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A rapid decrease in the rotation rate of comet 41P/Tuttle–Giacobini–Kresák

Abstract

Cometary outgassing can produce torques that change the spin state of the cometary nucleus, which in turn influences the evolution and lifetime of the comet1,2. If these torques increase the rate of rotation to the extent that centripetal forces exceed the material strength of the nucleus, the comet can fragment3. Torques that slow down the rotation can cause the spin state to become unstable, but if the torques persist the nucleus can eventually reorient itself and the rotation rate can increase again4. Simulations predict that most comets go through a short phase of rapid changes in spin state, after which changes occur gradually over longer times5. Here we report observations of comet 41P/Tuttle–Giacobini–Kresák during its close approach to Earth (0.142 astronomical units, approximately 21 million kilometres, on 1 April 2017) that reveal a rapid decrease in rotation rate. Between March and May 2017, the apparent rotation period of the nucleus increased from 20 hours to more than 46 hours—a rate of change of more than an order of magnitude larger than has hitherto been measured. This phenomenon must have been caused by the gas emission from the comet aligning in such a way that it produced an anomalously strong torque that slowed the spin rate of the nucleus. The behaviour of comet 41P/Tuttle–Giacobini–Kresák suggests that it is in a distinct evolutionary state and that its rotation may be approaching the point of instability.

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Figure 1: Repeating cyanogen jets in the coma of comet 41P/Tuttle–Giacobini–Kresák.
Figure 2: Light curve of the inner coma measured by Swift/UVOT on 7–10 May 2017.
Figure 3: Rotation periods for comet 41P measured as a function of time relative to perihelion.
Figure 4: Extrapolation of the rotation period of comet 41P in time.

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Acknowledgements

We thank M. Siegel and the Swift team for planning the observations of 41P. This research was supported by Swift Guest Investigator Program grant 1316125. We thank A. Thirouin, C. Trujillo and N. Moskovitz for observing and/or donating telescope time to acquire images used to determine rotation periods from morphology. We thank N. Eisner and D. Schleicher for sharing their preliminary results with us. We thank N. Samarasinha for calculating the ζ parameter for 41P and 67P. This work made use of the Discovery Channel Telescope at Lowell Observatory. Lowell is a private, non-profit institution dedicated to astrophysical research and public appreciation of astronomy and operates the DCT in partnership with Boston University, the University of Maryland, the University of Toledo, Northern Arizona University and Yale University. The Large Monolithic Imager was built by Lowell Observatory using funds provided by the National Science Foundation (AST-1005313). This work also made use of NASA’s Astrophysics Data System and of the JPL/Horizons ephemerides service, maintained by the JPL Solar System Dynamics group.

Author information

Authors and Affiliations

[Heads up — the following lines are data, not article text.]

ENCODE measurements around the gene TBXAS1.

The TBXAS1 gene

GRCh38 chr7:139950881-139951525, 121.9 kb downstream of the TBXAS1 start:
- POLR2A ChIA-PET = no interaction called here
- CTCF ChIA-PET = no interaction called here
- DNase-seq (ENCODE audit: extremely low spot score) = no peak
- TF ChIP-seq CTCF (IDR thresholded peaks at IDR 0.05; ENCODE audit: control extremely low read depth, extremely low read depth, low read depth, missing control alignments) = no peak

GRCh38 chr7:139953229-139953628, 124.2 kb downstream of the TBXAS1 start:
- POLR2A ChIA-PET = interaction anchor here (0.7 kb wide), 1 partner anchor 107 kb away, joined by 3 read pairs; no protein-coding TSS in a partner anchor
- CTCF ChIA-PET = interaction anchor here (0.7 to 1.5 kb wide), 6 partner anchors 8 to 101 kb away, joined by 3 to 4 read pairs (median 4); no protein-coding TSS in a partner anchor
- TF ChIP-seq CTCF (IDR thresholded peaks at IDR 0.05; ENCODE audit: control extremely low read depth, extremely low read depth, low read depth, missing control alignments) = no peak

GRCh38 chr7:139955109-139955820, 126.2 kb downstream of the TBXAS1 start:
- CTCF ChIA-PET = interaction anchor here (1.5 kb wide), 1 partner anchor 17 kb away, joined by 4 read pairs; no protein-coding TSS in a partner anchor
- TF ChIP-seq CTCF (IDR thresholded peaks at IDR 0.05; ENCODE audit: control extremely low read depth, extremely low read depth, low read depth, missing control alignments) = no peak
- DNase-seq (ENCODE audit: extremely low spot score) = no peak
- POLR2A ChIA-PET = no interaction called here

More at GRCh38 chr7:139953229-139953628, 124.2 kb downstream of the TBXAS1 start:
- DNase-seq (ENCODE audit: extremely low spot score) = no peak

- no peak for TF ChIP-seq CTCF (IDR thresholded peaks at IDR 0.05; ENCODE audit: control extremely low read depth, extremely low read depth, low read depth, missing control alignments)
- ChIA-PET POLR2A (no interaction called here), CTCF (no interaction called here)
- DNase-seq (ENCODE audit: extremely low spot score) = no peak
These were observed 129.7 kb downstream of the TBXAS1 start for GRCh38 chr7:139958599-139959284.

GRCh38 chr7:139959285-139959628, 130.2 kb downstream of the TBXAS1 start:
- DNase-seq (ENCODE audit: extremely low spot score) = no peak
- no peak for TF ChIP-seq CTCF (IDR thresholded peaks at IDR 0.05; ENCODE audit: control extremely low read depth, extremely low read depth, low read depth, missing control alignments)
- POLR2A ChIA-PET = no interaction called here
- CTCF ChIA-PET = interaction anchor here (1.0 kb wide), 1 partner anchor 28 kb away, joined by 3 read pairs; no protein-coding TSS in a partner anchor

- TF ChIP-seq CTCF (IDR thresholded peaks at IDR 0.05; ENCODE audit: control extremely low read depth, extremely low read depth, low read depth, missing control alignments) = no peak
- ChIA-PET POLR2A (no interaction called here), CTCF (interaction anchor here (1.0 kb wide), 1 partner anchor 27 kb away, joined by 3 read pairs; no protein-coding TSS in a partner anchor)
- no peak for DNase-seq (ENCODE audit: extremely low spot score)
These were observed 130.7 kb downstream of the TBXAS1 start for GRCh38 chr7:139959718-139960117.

Authors

Contributions

D.B. and T.L.F. designed and analysed the Swift observations. D.B., T.L.F. and M.S.P.K. planned and acquired the DCT observations. T.L.F. processed and analysed the DCT data. M.S.P.K. and D.B. modelled the change in period. All authors wrote the manuscript.

Corresponding author

Correspondence to Dennis Bodewits.

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The authors declare no competing financial interests.

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Reviewer Information Nature thanks B. E. A. Mueller and the other anonymous reviewer(s) for their contribution to the peer review of this work.

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Extended data figures and tables

Extended Data Figure 1 Water production rates of comet 41P in 2001, 2006 and 2017.

Production rates were derived from hydrogen Lyman-α emission observed by the SWAN instrument on board the SOHO spacecraft15 in 2001 (black circles) and 2006 (red triangles). For the SWAN data, 1σ stochastic errors are shown; systematic uncertainties are at the 30% level15. We used Swift/UVOT observations of hydroxyl (OH) emission to determine the water production rate in 2017 (blue diamond). For the Swift data, the error bars represent the systematic uncertainty. The comet had two 4-mag outbursts in optical wavelengths just before its perihelion in 200122; these are evident as peaks at approximately 35 and 15 days before perihelion.

Extended Data Figure 2 Rotation periods for different activity models.

Absolute magnitudes based on Swift/UVOT photometry (black circles) are corrected for different relationships (characterized by A) between the activity of the comet and its distance to the Sun (see Methods). An increase in A corresponds to an increase in the rotation period that is needed to phase the overlapping sine curve segment (red triangles). Top, A = 0, period = 46 h; middle, A = 28, period = 57 h; bottom, A = 35, period = 60 h. Error bars indicate 1σ stochastic uncertainties.

Extended Data Table 1 Summary of measured rotation periods
Extended Data Table 2 Observing log of Lowell Observatory’s DCT
Extended Data Table 3 Characteristics of other comets for which a change in rotation period has been measured

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Bodewits, D., Farnham, T., Kelley, M. et al. A rapid decrease in the rotation rate of comet 41P/Tuttle–Giacobini–Kresák. Nature 553, 186–188 (2018). https://doi.org/10.1038/nature25150

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